Too Good would like to have heard another bleep of Wenger’s barcode-scanner that ensured Olivier Giroud stayed in a tracksuit and on the bench for the forthcoming season.  Maybe Yaya Sanogo will do this.  Sanogo is a raw 20 year old without a full season to his name.  But with an eye-opening 10 goals in 13 league appearances for Auxerre last year, Too Good is pinning its rosette for “Potential Find of the Summer” on the lanky French youngster.  This year might still be a little early for Sanogo.  However, if there is one place you would want to learn your craft when you’re a young French footballer with buckets of potential, it’s ensconced in the warm bosom of Monsieur Wenger.  All in all, good job, Arsene. 

Rather than buying a youthful striker with bags of potential, Chelsea instead chose to get rid of one.  Romelu Lukaku was farmed out to Everton for 12 months and four-time African Player of the Year, Samuel Eto’o (now nearly 33), has been asked to do Lukaku’s job instead.  Chelsea’s quota of out-and-out centre forwards therefore remains at a paltry three (Eto’o, Torres and Ba).  One old, one crocked and one that was never good enough in the first place.  If this doesn’t concern Jose Mourinho, it really should do.  Eto’o is the only member of the triumvirate that can be relied upon.  Even then, whether Eto’o’s undoubted ability is still there despite his advancing years is a question to be answered.


I’ve been on enough dates in my time to recognise the look of someone who doesn’t really want to be somewhere.  All the best restaurants and sharpest chat-up lines aren’t enough when the object of your affection just doesn’t have their heart in it.  Tottenham Hotspur saw Gareth Bale staring into the middle distance and rightly got down to the business of demanding the biggest fee possible to compensate for their jilting.  £86 million is a phenomenal figure and Daniel Levy is to be praised to the hilt for squeezing Real Madrid like a sponge. Madrid’s adolescent attitude to money is exactly how I would behave if I was implicitly backed by the Spanish government and, as a result, Spurs have been granted a fantastic war-chest.  Sensibly, they took a calculated gamble on the sale of Bale and brought in a wealth of talented reinforcements based on the expected proceeds.  It is now up to Andre Villa-Boas to mold his new team and heave them that all-important one step further up the premier league ladder.

A wise footballing prophet decreed in May of this year that James McCarthy and Aroune Kone would be shrewd buys, available at affordable prices.  Someone agreed and, as chance would have it, that someone was the very person who managed the pair of them last season.  Everton now have more than a hint of Wigan about them.  Let’s hope it was the good bit. 

The Toffees may benefit from something of a managerial portmanteau this season.  On the one hand, they should still have the defensive resilience drilled into them from years of management under David Moyes.  Now coupled to this, the incoming Roberto Martinez will seek to overlay the attractive passing style that has become his trademark.  It will be interesting to see if these two schools of football connect or collide.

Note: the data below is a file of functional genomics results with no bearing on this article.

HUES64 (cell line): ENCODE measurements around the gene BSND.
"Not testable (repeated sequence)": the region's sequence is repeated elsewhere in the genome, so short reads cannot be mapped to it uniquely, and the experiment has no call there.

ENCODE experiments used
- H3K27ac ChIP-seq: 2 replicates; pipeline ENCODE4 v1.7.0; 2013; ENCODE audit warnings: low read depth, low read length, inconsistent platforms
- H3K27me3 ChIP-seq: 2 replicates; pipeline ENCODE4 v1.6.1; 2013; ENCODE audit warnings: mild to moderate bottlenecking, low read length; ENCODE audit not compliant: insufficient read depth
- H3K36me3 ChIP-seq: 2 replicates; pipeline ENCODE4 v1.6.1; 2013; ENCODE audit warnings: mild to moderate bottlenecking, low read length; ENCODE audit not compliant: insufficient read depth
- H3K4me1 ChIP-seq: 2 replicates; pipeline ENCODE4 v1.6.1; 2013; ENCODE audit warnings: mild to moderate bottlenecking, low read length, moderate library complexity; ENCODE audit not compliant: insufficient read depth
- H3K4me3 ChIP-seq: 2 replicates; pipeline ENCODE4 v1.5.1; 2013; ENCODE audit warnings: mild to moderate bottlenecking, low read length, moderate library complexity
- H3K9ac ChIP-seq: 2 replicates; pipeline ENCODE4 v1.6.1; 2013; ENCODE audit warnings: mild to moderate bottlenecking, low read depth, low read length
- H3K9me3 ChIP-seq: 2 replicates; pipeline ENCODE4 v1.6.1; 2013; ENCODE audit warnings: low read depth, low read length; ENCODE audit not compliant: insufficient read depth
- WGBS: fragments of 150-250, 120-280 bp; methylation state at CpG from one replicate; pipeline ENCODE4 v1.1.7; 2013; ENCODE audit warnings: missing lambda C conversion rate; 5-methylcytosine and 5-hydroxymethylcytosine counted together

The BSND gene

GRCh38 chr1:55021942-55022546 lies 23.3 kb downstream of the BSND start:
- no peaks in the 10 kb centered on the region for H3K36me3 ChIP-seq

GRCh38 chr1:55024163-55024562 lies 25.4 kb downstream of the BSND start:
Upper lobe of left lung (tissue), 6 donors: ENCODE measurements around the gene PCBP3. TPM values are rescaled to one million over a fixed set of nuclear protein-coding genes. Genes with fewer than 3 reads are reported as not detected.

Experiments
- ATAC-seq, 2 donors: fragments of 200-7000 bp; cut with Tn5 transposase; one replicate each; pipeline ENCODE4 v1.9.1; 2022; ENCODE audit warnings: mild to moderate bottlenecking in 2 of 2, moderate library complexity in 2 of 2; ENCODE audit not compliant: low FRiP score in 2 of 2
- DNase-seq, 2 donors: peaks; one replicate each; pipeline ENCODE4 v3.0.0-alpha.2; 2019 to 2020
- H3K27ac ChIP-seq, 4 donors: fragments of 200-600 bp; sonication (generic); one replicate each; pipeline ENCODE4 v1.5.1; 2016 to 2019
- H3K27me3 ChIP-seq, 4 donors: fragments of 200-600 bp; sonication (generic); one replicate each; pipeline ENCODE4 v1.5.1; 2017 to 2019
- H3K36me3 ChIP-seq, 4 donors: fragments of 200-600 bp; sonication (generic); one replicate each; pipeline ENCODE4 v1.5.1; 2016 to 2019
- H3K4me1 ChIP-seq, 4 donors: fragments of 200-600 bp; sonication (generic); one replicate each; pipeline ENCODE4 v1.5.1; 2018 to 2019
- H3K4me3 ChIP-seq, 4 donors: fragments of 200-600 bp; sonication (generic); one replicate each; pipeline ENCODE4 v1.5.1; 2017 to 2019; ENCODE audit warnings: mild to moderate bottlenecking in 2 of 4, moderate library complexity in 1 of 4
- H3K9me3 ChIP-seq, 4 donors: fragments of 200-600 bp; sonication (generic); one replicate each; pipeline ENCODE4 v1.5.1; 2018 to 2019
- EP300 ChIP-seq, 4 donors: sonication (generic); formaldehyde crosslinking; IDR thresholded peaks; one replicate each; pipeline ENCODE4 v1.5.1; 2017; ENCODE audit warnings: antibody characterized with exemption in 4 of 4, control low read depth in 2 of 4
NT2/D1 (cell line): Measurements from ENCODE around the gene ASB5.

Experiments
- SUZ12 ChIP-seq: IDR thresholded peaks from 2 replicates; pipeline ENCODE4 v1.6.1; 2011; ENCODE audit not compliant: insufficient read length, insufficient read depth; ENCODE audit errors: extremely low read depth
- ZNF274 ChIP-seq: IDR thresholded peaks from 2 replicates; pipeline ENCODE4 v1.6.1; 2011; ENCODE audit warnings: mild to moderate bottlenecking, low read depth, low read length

A lot of anticipation this summer surrounded the premier league’s increased purchasing power (due to the improved TV deal) and how it would manifest itself.  This was to be the transfer window where the premier league flexed its muscle and gave the other European Leagues a good look at their big shiny cheque books.  In the end, the dominance at the cashier’s desk was most keenly observed not at the high table of the premier league elite, but at the clubs at the lower end of the division.  Southampton, Sunderland and Norwich all signed key players from larger teams abroad.  Pablo Osvaldo (Italian international from Roma, £14.6million), Emanuele Giaccherini (Italian international from Juventus, £6.5m) and Ricky van Wolfswinkel (Holland international from Sporting Lisbon, £10 million) each gladly dug out their passports and left bigger fish for the lure of the pound and the premiership.  A seismic shift, if perhaps not the glamorous one some fans expected to see.  Great news, though, for England when the inaugural Platini Plate gets off the ground.

It remains to be a farce that the transfer window does not close until after the season starts.  Clubs cannot be expected to begin a campaign while an all-out fire sale is being conducted on their most valuable assets.  The window should shut before the first ball is kicked and avoid this unseemly game of musical chairs three games into the season.  In any case, shut it now most certainly has.  Time to take the plastic off the new purchases and see if they were worth the outlay. Game on.


Clubs ready themselves for the final twenty four hours of the transfer window.

[1] FIFA made the transfer window compulsory in European leagues at the start of the 2002–03 season (as a result of negotiations with the European Commission).

[2] My own view is that Navas will prove to be a great signing and the other big three (Jovetic, Negredo and Fernandinho) will prove to be good-ish signings.